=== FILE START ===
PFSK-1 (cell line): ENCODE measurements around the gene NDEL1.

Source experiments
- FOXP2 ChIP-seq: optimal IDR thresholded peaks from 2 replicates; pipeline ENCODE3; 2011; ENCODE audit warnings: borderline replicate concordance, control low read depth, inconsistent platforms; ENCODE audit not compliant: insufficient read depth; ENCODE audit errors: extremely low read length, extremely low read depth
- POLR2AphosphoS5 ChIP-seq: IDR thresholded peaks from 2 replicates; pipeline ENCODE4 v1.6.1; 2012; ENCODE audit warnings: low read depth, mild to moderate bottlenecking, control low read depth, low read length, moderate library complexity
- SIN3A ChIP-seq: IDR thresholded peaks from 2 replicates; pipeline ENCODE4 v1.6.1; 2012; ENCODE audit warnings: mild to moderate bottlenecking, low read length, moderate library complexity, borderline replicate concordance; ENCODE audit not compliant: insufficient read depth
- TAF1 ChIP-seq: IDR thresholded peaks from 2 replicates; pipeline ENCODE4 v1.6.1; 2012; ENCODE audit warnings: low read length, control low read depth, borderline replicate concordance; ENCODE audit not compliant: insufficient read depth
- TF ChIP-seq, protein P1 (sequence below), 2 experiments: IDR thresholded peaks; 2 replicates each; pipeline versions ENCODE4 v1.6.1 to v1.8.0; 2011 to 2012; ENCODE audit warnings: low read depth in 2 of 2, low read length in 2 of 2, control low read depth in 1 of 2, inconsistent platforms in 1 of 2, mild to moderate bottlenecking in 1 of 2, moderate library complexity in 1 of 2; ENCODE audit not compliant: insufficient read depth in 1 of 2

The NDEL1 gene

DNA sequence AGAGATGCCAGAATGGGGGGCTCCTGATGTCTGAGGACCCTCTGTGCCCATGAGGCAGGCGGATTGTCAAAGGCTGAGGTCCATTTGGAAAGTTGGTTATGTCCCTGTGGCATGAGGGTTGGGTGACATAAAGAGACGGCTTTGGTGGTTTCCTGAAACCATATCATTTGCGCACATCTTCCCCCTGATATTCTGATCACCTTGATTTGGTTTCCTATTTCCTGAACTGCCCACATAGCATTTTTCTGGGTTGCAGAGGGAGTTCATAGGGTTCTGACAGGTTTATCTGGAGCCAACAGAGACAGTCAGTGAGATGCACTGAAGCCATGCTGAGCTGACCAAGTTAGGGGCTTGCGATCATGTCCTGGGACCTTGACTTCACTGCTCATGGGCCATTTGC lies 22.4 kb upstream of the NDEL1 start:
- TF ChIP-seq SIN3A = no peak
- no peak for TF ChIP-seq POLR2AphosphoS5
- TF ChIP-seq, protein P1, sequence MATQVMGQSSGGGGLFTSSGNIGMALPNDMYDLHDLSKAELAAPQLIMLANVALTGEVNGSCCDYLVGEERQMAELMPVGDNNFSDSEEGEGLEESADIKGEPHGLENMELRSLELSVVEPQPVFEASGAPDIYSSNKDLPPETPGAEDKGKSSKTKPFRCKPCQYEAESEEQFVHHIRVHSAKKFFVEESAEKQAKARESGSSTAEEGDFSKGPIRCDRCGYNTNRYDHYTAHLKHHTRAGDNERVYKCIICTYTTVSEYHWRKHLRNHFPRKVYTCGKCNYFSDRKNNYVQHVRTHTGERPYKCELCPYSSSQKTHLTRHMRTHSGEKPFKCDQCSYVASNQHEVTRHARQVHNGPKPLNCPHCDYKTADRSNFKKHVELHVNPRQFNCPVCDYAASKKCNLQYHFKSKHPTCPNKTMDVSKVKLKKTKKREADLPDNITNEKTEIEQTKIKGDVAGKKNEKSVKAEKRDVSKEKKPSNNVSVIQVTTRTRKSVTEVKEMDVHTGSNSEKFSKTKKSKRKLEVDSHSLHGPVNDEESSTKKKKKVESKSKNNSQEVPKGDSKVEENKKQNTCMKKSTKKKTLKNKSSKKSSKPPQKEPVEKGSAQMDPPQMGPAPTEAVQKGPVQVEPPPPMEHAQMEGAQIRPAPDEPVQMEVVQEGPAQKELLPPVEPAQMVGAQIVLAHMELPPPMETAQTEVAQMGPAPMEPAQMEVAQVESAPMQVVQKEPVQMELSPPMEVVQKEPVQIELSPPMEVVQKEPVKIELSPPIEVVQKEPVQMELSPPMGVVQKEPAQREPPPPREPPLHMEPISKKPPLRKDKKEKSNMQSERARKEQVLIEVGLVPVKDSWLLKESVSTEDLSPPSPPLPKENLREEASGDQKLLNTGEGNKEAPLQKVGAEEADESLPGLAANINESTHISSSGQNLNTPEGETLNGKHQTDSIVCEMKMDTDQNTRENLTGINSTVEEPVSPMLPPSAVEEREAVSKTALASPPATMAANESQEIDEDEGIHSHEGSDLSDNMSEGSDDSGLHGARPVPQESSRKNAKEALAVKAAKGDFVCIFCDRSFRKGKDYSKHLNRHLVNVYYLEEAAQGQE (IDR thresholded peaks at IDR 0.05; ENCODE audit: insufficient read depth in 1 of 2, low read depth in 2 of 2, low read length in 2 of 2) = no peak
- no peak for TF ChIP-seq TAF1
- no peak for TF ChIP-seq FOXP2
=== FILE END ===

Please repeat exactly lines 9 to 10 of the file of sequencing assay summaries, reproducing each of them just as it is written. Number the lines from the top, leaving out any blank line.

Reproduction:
DNA sequence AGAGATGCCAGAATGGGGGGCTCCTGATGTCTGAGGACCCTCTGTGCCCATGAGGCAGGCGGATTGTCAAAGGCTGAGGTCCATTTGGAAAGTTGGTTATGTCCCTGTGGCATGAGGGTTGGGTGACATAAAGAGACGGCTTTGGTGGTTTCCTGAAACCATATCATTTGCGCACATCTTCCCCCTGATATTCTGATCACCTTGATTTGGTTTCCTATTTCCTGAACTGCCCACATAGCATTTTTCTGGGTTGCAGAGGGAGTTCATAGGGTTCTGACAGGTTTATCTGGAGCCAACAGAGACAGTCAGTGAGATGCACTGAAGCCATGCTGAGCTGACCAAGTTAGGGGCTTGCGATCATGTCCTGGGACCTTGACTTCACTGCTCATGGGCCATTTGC lies 22.4 kb upstream of the NDEL1 start:
- TF ChIP-seq SIN3A = no peak